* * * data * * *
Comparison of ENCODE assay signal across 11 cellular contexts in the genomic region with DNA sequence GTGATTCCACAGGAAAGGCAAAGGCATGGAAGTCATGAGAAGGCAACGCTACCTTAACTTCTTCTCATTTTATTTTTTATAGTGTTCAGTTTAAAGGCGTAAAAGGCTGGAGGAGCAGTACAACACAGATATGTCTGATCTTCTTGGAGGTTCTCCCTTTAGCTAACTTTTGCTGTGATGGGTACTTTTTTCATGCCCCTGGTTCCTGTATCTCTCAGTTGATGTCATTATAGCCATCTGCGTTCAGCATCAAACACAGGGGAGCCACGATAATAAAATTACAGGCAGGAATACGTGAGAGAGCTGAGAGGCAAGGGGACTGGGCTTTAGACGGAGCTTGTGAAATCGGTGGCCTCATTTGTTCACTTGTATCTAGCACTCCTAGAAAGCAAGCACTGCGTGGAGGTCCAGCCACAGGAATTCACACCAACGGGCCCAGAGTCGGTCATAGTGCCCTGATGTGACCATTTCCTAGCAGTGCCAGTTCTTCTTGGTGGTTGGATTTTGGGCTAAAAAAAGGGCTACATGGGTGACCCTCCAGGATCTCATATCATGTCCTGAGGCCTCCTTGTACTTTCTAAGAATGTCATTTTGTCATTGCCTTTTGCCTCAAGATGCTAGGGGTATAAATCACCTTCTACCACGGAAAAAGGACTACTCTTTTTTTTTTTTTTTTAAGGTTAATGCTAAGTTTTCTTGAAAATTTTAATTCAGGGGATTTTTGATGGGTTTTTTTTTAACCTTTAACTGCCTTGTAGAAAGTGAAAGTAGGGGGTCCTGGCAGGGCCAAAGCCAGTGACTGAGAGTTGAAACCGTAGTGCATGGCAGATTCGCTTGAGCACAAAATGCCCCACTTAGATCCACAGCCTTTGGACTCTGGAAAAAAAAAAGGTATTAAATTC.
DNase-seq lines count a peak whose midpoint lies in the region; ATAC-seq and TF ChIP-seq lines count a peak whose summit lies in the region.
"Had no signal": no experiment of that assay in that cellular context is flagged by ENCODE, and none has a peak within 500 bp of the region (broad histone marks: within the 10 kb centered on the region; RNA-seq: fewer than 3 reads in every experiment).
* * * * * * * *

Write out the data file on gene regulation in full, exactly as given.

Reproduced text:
Comparison of ENCODE assay signal across 11 cellular contexts in the genomic region with DNA sequence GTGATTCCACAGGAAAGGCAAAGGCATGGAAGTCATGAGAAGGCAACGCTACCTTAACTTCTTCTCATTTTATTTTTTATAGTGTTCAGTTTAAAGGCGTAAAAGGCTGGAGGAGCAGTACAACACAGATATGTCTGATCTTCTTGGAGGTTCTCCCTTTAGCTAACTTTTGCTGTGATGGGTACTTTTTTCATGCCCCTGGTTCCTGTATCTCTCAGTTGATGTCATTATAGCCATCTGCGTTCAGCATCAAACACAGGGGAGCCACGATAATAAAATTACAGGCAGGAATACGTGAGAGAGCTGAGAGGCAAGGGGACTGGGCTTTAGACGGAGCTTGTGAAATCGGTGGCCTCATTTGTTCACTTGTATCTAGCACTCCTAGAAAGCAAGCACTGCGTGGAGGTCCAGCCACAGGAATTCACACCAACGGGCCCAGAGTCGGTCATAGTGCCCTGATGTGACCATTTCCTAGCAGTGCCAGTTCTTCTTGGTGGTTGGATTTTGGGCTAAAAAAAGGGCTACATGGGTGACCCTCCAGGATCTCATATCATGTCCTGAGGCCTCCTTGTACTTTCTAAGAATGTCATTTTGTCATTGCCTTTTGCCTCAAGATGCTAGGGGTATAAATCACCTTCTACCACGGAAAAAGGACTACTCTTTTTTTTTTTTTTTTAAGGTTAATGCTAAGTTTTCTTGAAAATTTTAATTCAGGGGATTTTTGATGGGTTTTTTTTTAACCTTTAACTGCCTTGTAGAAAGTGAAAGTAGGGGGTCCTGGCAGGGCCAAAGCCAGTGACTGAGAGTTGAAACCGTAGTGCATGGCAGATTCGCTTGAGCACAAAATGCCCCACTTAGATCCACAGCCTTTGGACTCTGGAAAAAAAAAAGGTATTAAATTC.
DNase-seq lines count a peak whose midpoint lies in the region; ATAC-seq and TF ChIP-seq lines count a peak whose summit lies in the region.
"Had no signal": no experiment of that assay in that cellular context is flagged by ENCODE, and none has a peak within 500 bp of the region (broad histone marks: within the 10 kb centered on the region; RNA-seq: fewer than 3 reads in every experiment).